Select Committee on Transport Fourth Report

1. Introduction

1. The former Transport Sub-committee of the Transport, Local Government and the Regions Committee began its inquiry into Railways in the North of England in June 2002. The inquiry was unfortunately interrupted by the reorganisation of Select Committees to reflect changes in the machinery of Government in July 2002. The Transport, Local Government and the Regions Committee and its Sub-committees were replaced with two separate Committees shadowing the Office of the Deputy Prime Minister and the Department for Transport. The Transport Committee was unable to begin taking evidence until October last year. Our completion of this inquiry has been delayed by major reports on Urban Congestion Schemes[1] and Multi-Modal Studies[2] and evidence gathering on further topics, but our predecessors' work uncovered issues which we consider too important to be left unfinished. There have also been recent developments which we felt should be taken into account.[3]

2. In the course of the inquiry the Transport Sub-committee took oral evidence from Arriva Trains Northern, Virgin Rail Group, and GNER; the Passenger Transport Executive Group, and Railtrack; and Transport Salaried Staffs Association (TSSA), National Union of Maritime Transport Workers (RMT) and Association of Locomotive Engine Firemen (ASLEF); the Strategic Rail Authority (SRA), the North Eastern and North Western England Rail Passenger Committees; and the Department for Transport. The Sub-committee also visited York and Leeds where they held discussions with train operating companies and with Railtrack. Since October, the Transport Committee has taken evidence from the Chairman of the SRA twice on wider matters than Railways in the North of England, and has also taken evidence on Overcrowding in Public Transport, some of which was useful in drawing up this report. We are very grateful to all those who gave evidence in this inquiry.

3. In this work we have taken 'Railways in the North of England' to be principally those rail services which fall within the North West, the North East, and Yorkshire and the Humber regions. The routes concerned are primarily described by the SRA as North West Routes and North East, Yorkshire and the Humber Routes. The North of England is also served by important intercity routes on the East and West Coast Main Lines and by Cross Country Routes. This report is concerned with all rail services servicing the North of England, and is not confined to regional services.


4. The 10 Year Plan set out policies and targets for "safeguarding the environment and ... developing an integrated transport policy to tackle the problems of congestion and pollution".[4] It said:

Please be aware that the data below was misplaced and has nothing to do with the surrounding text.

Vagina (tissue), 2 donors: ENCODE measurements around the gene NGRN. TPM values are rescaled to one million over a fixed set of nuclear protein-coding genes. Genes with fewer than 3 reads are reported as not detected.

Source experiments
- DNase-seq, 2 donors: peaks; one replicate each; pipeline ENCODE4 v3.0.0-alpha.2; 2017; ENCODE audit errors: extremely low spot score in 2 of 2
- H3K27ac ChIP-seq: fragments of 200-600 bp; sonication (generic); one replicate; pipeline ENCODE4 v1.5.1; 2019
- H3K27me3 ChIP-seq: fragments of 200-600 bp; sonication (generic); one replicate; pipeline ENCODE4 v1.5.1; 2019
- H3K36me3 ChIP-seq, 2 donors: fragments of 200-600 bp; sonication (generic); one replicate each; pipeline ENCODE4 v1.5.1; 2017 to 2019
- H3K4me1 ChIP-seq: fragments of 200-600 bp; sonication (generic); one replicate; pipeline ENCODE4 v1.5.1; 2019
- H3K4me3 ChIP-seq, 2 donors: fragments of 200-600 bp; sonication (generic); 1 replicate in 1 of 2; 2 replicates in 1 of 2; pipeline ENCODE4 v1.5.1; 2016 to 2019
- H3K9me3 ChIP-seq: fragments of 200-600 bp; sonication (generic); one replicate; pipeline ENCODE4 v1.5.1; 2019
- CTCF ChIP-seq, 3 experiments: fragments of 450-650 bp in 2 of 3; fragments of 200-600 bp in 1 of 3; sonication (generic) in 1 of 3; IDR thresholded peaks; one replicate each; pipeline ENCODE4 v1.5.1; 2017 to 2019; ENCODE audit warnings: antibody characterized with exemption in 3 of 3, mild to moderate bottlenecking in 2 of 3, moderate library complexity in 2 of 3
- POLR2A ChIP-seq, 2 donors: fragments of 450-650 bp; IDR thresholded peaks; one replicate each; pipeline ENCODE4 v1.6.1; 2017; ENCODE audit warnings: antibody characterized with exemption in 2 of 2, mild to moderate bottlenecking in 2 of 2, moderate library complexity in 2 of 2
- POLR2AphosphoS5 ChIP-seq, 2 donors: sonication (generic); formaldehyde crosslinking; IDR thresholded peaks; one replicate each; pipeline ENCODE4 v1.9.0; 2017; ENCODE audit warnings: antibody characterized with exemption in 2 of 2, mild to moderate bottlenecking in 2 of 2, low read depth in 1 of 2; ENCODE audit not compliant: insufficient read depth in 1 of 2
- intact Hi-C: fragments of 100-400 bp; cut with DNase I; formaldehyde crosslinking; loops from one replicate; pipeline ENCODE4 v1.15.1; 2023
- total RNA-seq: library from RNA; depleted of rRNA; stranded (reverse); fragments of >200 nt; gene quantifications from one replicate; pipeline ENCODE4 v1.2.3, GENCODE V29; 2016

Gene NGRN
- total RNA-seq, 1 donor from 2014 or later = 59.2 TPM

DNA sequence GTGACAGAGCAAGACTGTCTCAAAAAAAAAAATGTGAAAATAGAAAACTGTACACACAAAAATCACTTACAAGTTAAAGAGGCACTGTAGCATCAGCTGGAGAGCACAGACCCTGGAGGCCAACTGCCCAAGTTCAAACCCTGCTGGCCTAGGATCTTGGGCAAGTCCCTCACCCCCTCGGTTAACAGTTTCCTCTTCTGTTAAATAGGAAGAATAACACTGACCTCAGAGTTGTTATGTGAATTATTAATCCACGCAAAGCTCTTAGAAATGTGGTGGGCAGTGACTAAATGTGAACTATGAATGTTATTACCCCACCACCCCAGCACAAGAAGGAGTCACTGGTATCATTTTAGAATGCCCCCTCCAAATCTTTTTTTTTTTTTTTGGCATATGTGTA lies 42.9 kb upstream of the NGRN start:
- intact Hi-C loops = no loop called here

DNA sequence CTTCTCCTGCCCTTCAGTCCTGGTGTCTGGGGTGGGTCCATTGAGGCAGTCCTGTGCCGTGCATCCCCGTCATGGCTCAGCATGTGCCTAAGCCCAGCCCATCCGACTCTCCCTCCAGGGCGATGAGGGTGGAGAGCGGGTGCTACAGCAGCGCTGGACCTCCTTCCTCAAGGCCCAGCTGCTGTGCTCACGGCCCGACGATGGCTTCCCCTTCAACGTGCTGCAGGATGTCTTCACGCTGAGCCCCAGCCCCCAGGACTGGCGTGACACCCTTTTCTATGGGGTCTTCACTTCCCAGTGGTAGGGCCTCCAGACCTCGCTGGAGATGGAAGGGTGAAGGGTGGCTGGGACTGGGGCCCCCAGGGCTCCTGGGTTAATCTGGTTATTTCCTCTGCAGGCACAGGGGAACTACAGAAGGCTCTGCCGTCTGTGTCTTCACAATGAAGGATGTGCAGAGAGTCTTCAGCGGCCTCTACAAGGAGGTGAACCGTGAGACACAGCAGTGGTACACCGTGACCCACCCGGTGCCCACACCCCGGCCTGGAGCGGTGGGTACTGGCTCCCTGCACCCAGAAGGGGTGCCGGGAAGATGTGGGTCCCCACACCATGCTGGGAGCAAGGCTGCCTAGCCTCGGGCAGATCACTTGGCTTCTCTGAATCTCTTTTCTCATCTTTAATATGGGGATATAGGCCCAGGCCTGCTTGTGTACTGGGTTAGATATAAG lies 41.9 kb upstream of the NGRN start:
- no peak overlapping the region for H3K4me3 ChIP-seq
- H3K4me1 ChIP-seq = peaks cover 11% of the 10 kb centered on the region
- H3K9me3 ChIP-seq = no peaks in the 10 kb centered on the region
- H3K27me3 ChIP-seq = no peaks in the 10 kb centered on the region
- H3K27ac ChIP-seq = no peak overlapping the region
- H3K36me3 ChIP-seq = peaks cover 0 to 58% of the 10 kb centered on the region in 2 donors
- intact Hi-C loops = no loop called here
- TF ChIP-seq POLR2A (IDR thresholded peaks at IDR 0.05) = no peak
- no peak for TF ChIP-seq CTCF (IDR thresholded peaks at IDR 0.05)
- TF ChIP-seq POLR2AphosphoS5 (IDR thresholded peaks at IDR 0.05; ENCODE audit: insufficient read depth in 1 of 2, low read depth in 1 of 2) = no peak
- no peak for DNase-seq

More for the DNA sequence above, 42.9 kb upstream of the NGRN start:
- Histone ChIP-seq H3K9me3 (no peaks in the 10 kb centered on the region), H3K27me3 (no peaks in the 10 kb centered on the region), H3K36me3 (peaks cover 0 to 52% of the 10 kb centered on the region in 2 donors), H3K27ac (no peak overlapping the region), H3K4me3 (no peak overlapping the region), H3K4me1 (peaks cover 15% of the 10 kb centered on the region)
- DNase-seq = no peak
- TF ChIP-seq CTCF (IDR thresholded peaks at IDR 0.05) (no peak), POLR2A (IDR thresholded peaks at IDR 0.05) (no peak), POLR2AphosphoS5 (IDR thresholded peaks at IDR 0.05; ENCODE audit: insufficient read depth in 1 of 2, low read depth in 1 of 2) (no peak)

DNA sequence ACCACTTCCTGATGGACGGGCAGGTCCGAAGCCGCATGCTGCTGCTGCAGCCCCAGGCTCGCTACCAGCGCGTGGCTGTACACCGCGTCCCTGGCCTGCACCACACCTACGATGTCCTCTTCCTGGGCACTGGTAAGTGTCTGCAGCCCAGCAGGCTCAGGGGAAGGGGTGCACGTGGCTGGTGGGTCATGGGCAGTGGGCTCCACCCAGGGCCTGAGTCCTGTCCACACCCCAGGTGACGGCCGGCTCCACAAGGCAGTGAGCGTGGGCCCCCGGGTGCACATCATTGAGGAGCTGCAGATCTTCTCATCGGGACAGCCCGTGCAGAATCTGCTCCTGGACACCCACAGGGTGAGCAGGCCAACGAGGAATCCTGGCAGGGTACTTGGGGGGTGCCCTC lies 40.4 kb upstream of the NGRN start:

"Our aims are to increase the use of the railway by passengers and freight, to provide new capacity to meet demand, and to improve the quality of service to customers, while reducing most currently regulated fares in real terms. A large expansion of rail services will make an important contribution to reducing future levels of congestion on the roads".[5]

5. The 10 Year Plan and its revision set out targets for transport, which were revisited as part of the process leading to the 2002 spending review. The target most directly related to this inquiry is:

  • ·  "Secure improvement in rail punctuality and reliability with a 50% increase in rail use in Great Britain from 2000 levels by 2010".[

Two other targets may also be affected by the success or failure of the rail network:

  •   "Reduce congestion on the inter-urban trunk road network and in large urban areas in England below 2000 levels by 2010;
  •   Improve air quality".[

6. In addition, the SRA has been given goals to secure growth of 80% in freight traffic (measured in freight tonne kms) over the 10 Year Plan period.

7. National targets, however, can only be achieved by a series of actions at local level. Our inquiry into Railways in the North of England suggests that the contribution rail can make to local travel, in particular, in this area, has been held back because of reluctance to invest the sums needed in the infrastructure, a lack of strategic grip from the SRA, a reluctance to consult local partners about services needed and a depressing tendency to meet an increase in demand for rail with concern rather than delight.

8. These problems are not confined to services in the North of England; we expect that we would find similar problems if we investigated many, if not all, regional services. But the North is a complex operating environment. It has to serve two clusters of relatively closely linked conurbations, major cities such as York and Newcastle, as well as important local centres with large rural hinterlands such as Barrow or Carlisle. Rail has a key part to play in 'joined up government' in the North; we are concerned that it is not being developed to its full potential.

1   Transport Committee, First Report of Session 2002-03, Urban Charging Schemes, HC 390-I. Back

2   Transport Committee, Third Report of Session 2002-03, Jam Tomorrow?: The Multi Modal Study Investment Plans, HC 38-I. Back

3   The Members of the former Transport Sub-committee of the Transport, Local Government and the Regions Committee were as follows: Mrs Gwyneth Dunwoody MP (Chairman), Andrew Bennett MP, Mr Gregory Campbell MP, Mr Brian H. Donohoe MP, Mrs Louise Ellman MP, Chris Grayling MP, Helen Jackson MP, Miss Anne McIntosh MP, Mr Bill O'Brien MP, Dr John Pugh MP, Mr George Stevenson MP. Back

4   Transport 2010: The 10 Year Plan, July 2000 p 5. Back

5   ibid, p 42. Back

6   Delivering better transport: Progress Report, December 2000, pp 160-161. Back

7   Ibid, pp 160-161. Back

previous page contents next page

House of Commons home page Parliament home page House of Lords home page search page enquiries index

© Parliamentary copyright 2003
Prepared 19 June 2003